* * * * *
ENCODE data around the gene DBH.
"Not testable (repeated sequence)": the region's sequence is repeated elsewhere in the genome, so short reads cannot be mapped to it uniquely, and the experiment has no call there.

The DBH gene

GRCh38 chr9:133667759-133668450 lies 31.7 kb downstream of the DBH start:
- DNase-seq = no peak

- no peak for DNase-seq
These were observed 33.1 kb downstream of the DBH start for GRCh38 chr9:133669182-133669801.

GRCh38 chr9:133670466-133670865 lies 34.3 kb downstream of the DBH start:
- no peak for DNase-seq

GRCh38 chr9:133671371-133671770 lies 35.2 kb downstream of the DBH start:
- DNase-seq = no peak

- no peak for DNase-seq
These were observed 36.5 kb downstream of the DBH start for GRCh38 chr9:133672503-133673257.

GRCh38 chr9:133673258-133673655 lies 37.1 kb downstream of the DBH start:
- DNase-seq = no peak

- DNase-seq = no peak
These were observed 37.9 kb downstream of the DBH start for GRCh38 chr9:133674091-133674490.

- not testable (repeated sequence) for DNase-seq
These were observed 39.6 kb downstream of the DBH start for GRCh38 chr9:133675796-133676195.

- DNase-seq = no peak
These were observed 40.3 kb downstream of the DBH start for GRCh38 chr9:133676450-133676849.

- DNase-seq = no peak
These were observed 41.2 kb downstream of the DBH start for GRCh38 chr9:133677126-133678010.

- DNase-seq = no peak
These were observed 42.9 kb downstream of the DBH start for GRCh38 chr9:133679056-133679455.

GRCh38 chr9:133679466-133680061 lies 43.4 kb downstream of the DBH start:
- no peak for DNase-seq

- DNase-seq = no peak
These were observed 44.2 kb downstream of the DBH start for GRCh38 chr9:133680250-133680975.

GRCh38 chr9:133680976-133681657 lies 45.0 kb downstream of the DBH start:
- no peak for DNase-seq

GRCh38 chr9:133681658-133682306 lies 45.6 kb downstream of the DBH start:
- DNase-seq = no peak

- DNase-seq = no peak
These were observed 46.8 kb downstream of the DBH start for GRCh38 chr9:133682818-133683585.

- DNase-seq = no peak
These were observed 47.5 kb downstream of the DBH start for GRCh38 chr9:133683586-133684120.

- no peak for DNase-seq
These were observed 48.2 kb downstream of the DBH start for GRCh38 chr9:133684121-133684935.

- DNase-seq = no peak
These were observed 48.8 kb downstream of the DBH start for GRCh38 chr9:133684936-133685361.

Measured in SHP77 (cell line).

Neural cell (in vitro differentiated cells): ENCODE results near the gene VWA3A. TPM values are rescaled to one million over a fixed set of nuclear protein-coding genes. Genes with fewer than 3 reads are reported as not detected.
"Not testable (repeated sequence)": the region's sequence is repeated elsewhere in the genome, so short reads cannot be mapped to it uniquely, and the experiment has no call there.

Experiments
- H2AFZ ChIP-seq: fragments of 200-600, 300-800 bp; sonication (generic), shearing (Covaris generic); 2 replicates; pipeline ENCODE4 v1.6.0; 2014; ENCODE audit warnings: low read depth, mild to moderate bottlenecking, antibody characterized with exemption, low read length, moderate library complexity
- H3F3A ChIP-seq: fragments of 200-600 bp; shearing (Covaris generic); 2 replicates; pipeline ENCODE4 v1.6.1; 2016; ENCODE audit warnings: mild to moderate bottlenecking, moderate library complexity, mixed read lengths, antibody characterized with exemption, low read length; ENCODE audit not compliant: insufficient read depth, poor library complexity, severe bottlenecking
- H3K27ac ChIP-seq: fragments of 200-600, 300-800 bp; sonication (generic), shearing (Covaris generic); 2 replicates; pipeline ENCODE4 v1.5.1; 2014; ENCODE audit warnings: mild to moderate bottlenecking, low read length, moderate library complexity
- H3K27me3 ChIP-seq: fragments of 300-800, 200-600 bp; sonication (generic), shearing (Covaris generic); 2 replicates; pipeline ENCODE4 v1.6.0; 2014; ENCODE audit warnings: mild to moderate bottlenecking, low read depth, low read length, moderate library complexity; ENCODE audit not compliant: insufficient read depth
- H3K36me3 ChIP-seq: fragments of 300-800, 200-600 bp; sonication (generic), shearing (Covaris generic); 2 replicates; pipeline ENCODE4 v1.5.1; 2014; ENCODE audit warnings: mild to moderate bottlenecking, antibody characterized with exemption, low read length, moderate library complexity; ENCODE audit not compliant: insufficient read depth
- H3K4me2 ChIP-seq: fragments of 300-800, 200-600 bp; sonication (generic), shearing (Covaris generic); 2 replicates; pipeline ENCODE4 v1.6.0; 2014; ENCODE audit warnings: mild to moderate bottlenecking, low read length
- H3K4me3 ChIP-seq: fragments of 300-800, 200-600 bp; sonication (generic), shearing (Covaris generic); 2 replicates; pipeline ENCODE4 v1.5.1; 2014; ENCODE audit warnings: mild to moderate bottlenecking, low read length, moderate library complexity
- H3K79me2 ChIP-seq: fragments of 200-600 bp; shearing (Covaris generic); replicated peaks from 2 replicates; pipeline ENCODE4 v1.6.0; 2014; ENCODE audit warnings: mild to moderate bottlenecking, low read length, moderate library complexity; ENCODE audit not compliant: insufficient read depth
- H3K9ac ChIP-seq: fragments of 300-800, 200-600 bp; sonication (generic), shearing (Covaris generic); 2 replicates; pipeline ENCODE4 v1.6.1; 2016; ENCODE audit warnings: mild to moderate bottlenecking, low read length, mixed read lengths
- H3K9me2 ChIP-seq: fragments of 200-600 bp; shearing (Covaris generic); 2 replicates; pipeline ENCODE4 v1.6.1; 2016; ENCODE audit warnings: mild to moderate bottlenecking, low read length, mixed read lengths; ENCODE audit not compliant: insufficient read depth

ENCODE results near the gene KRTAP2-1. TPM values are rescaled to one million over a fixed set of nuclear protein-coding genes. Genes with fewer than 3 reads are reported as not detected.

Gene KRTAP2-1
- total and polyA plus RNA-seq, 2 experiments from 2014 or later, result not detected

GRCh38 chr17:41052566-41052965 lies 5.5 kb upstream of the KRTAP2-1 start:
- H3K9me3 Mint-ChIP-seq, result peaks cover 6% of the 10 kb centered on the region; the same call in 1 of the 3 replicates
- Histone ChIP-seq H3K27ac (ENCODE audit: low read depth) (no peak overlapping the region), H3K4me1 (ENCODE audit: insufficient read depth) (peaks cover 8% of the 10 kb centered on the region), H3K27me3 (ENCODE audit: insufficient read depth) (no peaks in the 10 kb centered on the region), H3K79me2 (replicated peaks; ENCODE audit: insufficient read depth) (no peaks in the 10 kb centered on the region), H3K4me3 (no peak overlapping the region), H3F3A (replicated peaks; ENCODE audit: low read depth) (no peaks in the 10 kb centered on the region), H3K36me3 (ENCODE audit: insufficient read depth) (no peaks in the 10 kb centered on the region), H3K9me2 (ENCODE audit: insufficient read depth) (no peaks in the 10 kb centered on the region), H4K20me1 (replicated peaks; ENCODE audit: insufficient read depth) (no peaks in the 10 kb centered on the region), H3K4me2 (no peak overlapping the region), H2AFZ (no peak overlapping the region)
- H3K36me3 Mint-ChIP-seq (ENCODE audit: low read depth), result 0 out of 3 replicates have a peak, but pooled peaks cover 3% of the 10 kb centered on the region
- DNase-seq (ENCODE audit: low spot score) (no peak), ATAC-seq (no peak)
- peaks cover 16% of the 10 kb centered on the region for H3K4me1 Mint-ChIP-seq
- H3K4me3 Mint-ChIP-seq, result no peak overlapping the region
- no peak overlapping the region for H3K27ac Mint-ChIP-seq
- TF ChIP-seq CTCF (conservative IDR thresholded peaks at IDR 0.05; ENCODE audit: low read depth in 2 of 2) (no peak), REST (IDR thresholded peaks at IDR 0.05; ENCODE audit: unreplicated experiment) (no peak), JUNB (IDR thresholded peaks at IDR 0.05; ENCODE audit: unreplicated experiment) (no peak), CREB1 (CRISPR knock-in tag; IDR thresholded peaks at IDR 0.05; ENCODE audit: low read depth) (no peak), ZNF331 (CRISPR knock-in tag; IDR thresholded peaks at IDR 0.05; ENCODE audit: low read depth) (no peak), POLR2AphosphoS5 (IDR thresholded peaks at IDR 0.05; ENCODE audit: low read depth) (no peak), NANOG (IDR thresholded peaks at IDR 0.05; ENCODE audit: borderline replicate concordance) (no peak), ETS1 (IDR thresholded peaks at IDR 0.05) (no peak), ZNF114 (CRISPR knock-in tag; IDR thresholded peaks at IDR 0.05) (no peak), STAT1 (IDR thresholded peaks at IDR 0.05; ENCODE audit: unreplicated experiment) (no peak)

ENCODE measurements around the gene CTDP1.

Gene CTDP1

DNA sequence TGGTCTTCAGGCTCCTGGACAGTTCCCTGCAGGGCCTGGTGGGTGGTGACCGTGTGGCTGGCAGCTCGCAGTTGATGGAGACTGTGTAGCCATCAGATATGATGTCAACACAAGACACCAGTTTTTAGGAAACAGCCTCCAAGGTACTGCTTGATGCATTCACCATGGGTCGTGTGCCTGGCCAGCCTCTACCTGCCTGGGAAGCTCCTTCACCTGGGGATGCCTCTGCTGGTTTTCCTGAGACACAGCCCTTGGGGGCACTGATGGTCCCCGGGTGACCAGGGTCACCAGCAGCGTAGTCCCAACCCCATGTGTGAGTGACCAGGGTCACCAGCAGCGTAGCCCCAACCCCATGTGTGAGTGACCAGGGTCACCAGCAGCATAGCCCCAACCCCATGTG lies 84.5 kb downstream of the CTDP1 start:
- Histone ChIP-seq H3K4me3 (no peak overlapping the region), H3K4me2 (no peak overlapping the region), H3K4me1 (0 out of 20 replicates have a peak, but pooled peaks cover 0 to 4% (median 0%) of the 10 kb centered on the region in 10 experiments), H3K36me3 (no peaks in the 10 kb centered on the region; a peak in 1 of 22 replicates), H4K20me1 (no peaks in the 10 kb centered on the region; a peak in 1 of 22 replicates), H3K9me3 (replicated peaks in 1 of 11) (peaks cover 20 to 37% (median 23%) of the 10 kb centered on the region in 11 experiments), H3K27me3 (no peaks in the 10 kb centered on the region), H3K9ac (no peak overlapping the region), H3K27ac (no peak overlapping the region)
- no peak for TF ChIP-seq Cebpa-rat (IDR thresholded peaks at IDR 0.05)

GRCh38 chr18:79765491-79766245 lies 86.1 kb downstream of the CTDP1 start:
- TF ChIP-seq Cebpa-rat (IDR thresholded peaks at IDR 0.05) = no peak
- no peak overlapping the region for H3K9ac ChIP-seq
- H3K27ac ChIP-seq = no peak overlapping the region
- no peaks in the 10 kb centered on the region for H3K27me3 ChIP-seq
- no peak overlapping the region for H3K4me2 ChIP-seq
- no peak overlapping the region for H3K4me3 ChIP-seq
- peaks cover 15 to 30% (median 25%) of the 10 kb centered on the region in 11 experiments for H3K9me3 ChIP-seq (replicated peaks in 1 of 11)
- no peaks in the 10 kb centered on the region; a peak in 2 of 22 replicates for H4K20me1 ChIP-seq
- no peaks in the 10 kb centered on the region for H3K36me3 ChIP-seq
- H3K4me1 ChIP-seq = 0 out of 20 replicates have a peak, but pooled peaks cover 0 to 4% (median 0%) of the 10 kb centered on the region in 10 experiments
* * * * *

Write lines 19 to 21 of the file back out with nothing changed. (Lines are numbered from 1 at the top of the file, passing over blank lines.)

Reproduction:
These were observed 39.6 kb downstream of the DBH start for GRCh38 chr9:133675796-133676195.

- DNase-seq = no peak
These were observed 40.3 kb downstream of the DBH start for GRCh38 chr9:133676450-133676849.